Roundtable Discussion: Komrokji Evaluates Pathology, Risk Assessment, and Therapy for Myelofibrosis

Case-Based Roundtable Meetings Spotlight, Case-Based Roundtable Meetings Spotlight: January 2023,
Pages: 38

During a Targeted Oncology case-based roundtable event, Rami Komrokji, MD, discussed with participants their approach toward assessing and treating a patient with symptoms possibly indicating primary myelofibrosis.

KOMROKJI: How do you work with your pathologist? It’s a different setting in academia vs [the] community [setting]. How do you work on making the diagnosis? Is it all done by pathology, or [do] you put things together?

NAKKA: I use the hematopathologist for this. You have to put the clinical picture and pathology together to make the diagnosis. But with my clinical practice being oncology, I don’t feel comfortable or don’t have the time to look [at] the pathology, so I use them a lot.

KOMROKJI: That’s the case in most places; we rely heavily on the hematopathology. It is the same here at Moffitt [Cancer Center]. In our [center], the records are different; the cytogenetic [results] come alone, the molecular results come alone, [and] we have to put them together. But in many places the hematopathologists put all those things together for you. Are there any challenges that you face with the myelofibrosis diagnosis?

YELLU: I’m from Florida Cancer Specialists. When we do an in-house bone marrow biopsy, we usually have a hematopathologist do the diagnosis and the cytogenetic studies and whatever is necessary. But if it goes outside the facility, some of them are read by pathologists, and they may have a morphological diagnosis, but we need to request [additional] work-up if there is suspicion for myelofibrosis.

KOMROKJI: Your [hematopathologist] does a good job in putting things together. The concordance in reviewing the bone marrow [biopsy results] is very high. Sometimes we have a little discordance in reviewing the molecular [results]; the thresholds to call mutations are a little different. But your [hematopathologist] does a good job putting all the elements together. Sometimes we try not to repeat the bone marrow [biopsy] here; we request the slides and review them, and the concordance is high.

Once you establish diagnosis, do you use any risk assessment tool in real life? I know this is challenging. I spent time in the clinic, calculating all those risk models for the patients. How do you assess the risk of the disease? Do you calculate any of those [models], or is it [based on your] experience and knowing what is good and bad and not following a formal risk assessment? Does the hematopathologist include risk assessment? I know [for myelodysplastic syndrome] they do sometimes; they include the Revised International Prognostic Scoring System [IPSS-R assessment]. Do you get this information from the hematopathologist?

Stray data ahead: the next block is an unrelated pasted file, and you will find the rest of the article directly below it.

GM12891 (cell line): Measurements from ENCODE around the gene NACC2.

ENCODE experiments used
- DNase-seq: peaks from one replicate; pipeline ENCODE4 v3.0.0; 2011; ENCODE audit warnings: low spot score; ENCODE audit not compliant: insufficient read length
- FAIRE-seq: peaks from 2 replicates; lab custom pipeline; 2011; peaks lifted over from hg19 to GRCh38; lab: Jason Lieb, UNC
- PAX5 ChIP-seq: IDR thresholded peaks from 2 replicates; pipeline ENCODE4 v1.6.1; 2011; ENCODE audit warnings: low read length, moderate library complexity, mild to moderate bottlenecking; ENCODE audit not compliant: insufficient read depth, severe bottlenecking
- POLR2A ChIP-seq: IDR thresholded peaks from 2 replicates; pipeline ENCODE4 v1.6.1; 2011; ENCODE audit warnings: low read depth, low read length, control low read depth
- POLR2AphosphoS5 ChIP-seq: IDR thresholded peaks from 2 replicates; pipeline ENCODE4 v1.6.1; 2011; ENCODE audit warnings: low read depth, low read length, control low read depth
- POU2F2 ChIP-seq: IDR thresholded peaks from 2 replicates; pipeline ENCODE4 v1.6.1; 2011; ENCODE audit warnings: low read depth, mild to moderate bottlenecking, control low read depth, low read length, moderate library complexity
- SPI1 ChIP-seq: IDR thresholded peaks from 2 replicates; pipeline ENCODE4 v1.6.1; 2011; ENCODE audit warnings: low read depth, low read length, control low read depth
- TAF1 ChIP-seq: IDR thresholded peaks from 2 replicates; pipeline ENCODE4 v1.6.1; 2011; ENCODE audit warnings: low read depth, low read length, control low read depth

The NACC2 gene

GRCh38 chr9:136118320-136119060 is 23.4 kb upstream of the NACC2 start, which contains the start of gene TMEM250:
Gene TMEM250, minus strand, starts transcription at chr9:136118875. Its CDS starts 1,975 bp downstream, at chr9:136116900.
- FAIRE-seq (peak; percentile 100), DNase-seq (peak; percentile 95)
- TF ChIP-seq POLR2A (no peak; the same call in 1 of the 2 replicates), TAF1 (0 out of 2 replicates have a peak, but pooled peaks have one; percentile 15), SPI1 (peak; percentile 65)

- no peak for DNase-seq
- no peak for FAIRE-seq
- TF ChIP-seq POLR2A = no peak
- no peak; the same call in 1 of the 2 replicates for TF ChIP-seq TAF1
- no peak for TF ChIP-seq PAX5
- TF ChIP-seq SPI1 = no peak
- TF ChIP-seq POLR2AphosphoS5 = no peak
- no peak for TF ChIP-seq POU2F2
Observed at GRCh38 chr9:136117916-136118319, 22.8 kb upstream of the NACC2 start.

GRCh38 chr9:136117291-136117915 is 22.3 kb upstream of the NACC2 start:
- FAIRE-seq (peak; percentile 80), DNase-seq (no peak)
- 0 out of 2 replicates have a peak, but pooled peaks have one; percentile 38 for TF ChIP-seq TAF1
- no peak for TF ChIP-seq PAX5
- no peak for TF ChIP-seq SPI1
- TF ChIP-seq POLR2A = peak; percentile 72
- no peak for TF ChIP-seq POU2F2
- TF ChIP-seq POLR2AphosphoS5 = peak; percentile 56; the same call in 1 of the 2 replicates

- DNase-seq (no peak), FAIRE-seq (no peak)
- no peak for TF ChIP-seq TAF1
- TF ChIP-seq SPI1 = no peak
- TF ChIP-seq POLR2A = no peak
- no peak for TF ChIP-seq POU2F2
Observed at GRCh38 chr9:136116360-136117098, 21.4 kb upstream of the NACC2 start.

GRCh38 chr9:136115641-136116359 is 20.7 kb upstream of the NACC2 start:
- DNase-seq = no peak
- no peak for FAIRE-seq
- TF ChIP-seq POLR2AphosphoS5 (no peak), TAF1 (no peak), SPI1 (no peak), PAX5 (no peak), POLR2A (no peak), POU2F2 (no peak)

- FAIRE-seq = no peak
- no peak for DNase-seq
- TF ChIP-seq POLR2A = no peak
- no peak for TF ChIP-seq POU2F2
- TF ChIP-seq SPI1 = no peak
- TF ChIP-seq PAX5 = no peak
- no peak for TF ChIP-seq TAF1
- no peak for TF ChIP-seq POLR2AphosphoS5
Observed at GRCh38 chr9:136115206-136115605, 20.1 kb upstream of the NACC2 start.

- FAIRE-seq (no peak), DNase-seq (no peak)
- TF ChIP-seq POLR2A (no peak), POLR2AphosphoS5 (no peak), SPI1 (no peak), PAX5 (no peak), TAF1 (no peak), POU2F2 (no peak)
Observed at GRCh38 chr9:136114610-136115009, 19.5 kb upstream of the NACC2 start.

YELLU: Usually we don’t.

NAKKA: I don’t.


KOMROKJI: I noticed that more IPSS-R [assessments] are calculated, but the myelofibrosis [risk assessments] are not, usually.

KOMROKJI: I see that some [participants] use the clinical [assessments]: IPSS/DIPSS [Dynamic International Prognostic Scoring System], DIPSS-plus. One-third are using the [Mutation-Enhanced International Prognostic Scoring System (MIPSS70)]. I usually do a combination…it’s impossible to memorize those, so at least the MIPSS70 and MIPSS70-plus are online. You can calculate quickly. Some physicians rely more heavily on the clinical ones like the IPSS and DIPSS, and some physicians use the molecular ones.

KOMROKJI: Which [tools] do you use? How practical is this in practice? Once you do the evaluation, what do you think is the percentage of patients [at] higher risk in your practice? Maybe somebody can walk me through that. Is this practical in busy practices? How do you assess the risk of the disease?

VATTIGUNTA-GOPAL: I basically follow the criteria, look at the guidelines, and try to assess where the patient falls in low-, intermediate-, or high-risk disease. [If a patient has] high-risk [disease], that’s when we send the patient to [academic centers] for your opinion. We try to put the patients in risk stratification, see where they fall, and follow the guidelines. That’s what I do in my practice, because it’s not a lot of patients we see on an everyday basis.

KOMROKJI: Do [you] use the National Comprehensive Cancer Network [NCCN] guidelines?1 Is that the most common [thing] to [use]?

VATTIGUNTA-GOPAL: Yes, I try to use the NCCN guidelines first, but I also use UpToDate, which we can look at simultaneously because it’s built into OncoEMR. That helps us have up-to-date guidelines of what’s going on with myeloproliferative diseases.

KOMROKJI: How do you start treatment? Do you think there is a role for early initiation of treatment for patients?

VINARSKY: Most of us will start treatment early, because most patients with myelofibrosis, unless they are [at very] low risk, tend to [be] symptomatic rather quickly, with early satiety, left quadrant pain, and such. Once you have a hemoglobin level dropping to less than 11 g/dL or 10 g/dL and a platelet count dropping to less than 100 × 109/L, you have every justification to start treatment. If you have high-risk disease, you’re obligated to do something, because then you’re trying to prevent transformation to AML [acute myeloid leukemia]. But generally, it’s a combination of following blood counts, symptoms correlating to splenomegaly, and other typical symptoms related to myelofibrosis, such as aquagenic pruritis, aches and pains, and other things like this— [symptoms of the] inflammatory cytokine–mediated process.